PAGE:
The process has lessened the energy requirement of the product and the average recovery after carbonization is 25%. This means that for every 1 ton of raw material, 250 kg of carbonized materials can be produced (Baconguis, 2013). Fresh binder such as cassava or corn starch has been used as binder because they are readily available in the market and they are also smokeless. The molder of the briquettes has been also modified to have larger diameter to produce more briquettes (300-320 kilos for 8 hrs operation). After the remediation, the charcoal briquettes when tested have emitted less smoke and the spring backs are already gone.

The DENR Charcoal briquettes are concluded to be comparable to traditional charcoals in terms of effectivity and cost. 1 kilo of charcoal briquettes is equivalent to 2 to 3 kilos of traditional charcoal because traditional ones have low density raw materials which are also responsible for making them burn but not releasing enough heat to increase the temperature and reach the range needed to cook or use as brooder in poultry farms where chicks need heat at 12-15 days. The DENR Charcoal on the other hand, emits constant heat with low clean flame. The charcoal is easy to ignite and burns completely in at least 50 minutes. Due to its high heating value, depending on the raw agricultural material used, it reduces the charcoal consumption requirement of its consumers.

Briquettes that are dense and heavy have also been tested to have heating values near that of other substitute products like LPG and coke. Aside from ensuring the savings of the consumers that will switch to charcoal briquettes, extensive charcoaling of wood will also be reduced. Every year, household and industrial charcoal users consume about 5.4 million cubic meters of fuel wood from the forests and woodlands or an equivalent of 1.35 million metric tons of charcoal. With the substitution of agricultural biomass, charcoal briquettes will not only make into good use solid agricultural wastes but also help in reducing carbon dioxide emission in the atmosphere and lessen the cutting of trees from our forests. It is estimated that for every ton of briquettes produced, about 88 trees are conserved.

To maximize the use of DENR Charcoal, ERDB has developed a process to use the smoke being emitted by the product. During the process of carbonization of raw materials, a by-product known as “liquid smoke” can be utilized and collected. In other countries, they call it “wood vinegar”. This is made up of micro and macro elements rich in Nitrogen, Potassium and Phosphorus. Thus, it is used as fertilizer to enhance the growth of plants. According to survey, farmers have been using it as an insect repellant and pesticide for golden kuhol and flies. It is also used as a component of both perfume and deodorizer. Farmers also use it as muscle pain reliever, remedy for athlete’s foot and as preservative for latex/rubber. Through DENR Charcoal, many people will be aware of the current situation of the environment and natural forests encouraging them to stop engaging in deforestation and just make use of abandoned biomass for charcoal making.

Waste disposal in forested areas will also improve and cleanliness will also be promoted. Methane generation from decomposing cellulosic abandoned biomass will also be avoided. It is also an environment-friendly biofuel thus, pollution will be reduced. With the country’s forests protected and allowed to rehabilitate, their capacities in absorbing carbon dioxide and other pollutants in the environment is increased, thereby reducing pollution/CO2 emissions to the atmosphere. According to Dignos (2011), Almeria Seafarers Multipurpose Cooperative (ASEMCO) developed a small air-cleaning product made of charcoal briquette. While all common air fresheners we know emit some harmful compounds into the air, this product produced by ASEMCO absorbs harmful and odor causing compounds from air making them fresh again.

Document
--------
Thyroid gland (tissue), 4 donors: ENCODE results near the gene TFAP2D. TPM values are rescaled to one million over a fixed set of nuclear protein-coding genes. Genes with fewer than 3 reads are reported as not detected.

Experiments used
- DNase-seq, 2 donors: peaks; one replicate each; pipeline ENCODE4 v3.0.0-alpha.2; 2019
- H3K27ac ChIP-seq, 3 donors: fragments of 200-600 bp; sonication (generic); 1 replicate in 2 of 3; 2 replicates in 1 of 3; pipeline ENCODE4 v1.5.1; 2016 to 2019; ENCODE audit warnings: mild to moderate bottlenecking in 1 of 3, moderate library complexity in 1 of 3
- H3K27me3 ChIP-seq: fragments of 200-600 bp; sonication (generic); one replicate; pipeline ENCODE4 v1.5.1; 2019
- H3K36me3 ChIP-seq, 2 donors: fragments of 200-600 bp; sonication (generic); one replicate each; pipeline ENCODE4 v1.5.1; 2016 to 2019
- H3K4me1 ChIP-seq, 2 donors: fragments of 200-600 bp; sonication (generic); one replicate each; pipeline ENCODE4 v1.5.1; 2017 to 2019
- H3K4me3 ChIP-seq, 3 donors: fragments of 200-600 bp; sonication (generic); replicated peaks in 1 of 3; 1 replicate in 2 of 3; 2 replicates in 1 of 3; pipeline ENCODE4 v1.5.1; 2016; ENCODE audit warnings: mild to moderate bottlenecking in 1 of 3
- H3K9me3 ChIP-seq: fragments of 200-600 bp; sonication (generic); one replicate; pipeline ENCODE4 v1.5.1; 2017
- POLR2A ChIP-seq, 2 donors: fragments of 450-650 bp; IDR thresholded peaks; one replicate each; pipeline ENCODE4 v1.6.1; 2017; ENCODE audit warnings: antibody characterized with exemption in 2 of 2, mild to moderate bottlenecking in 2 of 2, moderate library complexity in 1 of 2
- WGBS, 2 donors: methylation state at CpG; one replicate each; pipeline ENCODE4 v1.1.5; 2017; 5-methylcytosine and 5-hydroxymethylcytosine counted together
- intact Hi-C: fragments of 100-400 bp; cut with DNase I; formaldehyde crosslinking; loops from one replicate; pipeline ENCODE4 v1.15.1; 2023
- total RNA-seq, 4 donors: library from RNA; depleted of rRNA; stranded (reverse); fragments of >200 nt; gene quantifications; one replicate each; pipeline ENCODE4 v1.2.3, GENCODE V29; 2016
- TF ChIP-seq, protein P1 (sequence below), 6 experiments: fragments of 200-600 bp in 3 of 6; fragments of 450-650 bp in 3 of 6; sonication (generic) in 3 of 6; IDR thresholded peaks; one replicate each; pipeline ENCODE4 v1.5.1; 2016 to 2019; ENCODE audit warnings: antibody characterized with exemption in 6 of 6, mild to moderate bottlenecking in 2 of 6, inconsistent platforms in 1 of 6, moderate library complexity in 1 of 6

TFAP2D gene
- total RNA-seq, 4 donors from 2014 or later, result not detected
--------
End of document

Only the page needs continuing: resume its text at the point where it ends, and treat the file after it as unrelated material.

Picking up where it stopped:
This is therefore the true air-freshener in a sense. On the economy side of the consumers, it is a cheap source of fuel for domestic and industrial uses. This project can provide jobs in local/rural communities especially in DENR Community-Based Forest Management sites and areas. It also creates secondary jobs in the upstream and downstream industries thereby boosting the economy. Unutilized and underutilized labor can be tapped that will spur the growth of local economy. Even the agriculture sector benefits from it by the demand of cassava starch needed as binder for the briquetting activity.

Carbonized waste cellulosic materials can now be traded by the poor population improving their way of living. They don’t have to go to the city for employment maintaining the culture and traditions. Since all the raw materials used are either free or grown by upland farmers, the gross income from the sale of “green charcoal” briquettes is practically all profit or net income for the upland farmers. Furthermore, it increases foreign exchange savings due to lesser importation of crude oil and lastly, it generates foreign exchange earnings trough product exportation.

ERDB has produced under laboratory condition, charcoal briquettes from different species and has piloted the technology in the community-based forest management (CBFM) areas. Trainings in different regions were conducted as part of the DENR’s thrust in bringing the technology to the uplands as one of their livelihood projects. Each site was provided with briquetting machines for the continuous production of the charcoal briquettes. The machines are being maintained by the DENR regional offices. To ensure the services to the producers and would-be producers of this technology, the DENR Charcoal Task Force has been created in ERDB, Los Baños, Laguna and with counterparts in DENR regional offices.